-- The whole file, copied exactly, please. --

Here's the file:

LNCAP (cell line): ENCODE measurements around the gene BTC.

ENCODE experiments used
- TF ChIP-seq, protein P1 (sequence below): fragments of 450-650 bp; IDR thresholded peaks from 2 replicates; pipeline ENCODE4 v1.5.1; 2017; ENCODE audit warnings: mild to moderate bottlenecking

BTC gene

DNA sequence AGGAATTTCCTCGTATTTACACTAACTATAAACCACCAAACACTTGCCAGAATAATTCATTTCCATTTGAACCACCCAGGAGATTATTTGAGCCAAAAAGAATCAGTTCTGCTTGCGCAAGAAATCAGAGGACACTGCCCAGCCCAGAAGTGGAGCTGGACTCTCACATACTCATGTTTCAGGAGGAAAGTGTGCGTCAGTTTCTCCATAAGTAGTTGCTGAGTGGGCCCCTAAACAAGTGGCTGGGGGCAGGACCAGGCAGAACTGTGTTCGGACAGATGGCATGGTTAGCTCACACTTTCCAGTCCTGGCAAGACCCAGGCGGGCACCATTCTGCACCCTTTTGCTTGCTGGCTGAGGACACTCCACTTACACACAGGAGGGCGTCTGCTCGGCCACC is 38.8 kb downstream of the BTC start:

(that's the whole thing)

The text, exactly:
LNCAP (cell line): ENCODE measurements around the gene BTC.

ENCODE experiments used
- TF ChIP-seq, protein P1 (sequence below): fragments of 450-650 bp; IDR thresholded peaks from 2 replicates; pipeline ENCODE4 v1.5.1; 2017; ENCODE audit warnings: mild to moderate bottlenecking

BTC gene

DNA sequence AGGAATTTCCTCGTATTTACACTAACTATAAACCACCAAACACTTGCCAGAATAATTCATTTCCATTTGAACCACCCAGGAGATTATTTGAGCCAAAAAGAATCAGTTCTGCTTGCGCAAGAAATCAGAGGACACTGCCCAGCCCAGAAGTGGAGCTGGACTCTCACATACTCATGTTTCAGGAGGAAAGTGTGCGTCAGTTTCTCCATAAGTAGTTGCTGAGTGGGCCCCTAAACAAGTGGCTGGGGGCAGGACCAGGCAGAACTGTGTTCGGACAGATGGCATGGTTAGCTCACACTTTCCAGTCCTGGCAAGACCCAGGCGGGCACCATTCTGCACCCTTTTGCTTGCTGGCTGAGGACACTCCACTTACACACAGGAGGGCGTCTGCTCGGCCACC is 38.8 kb downstream of the BTC start: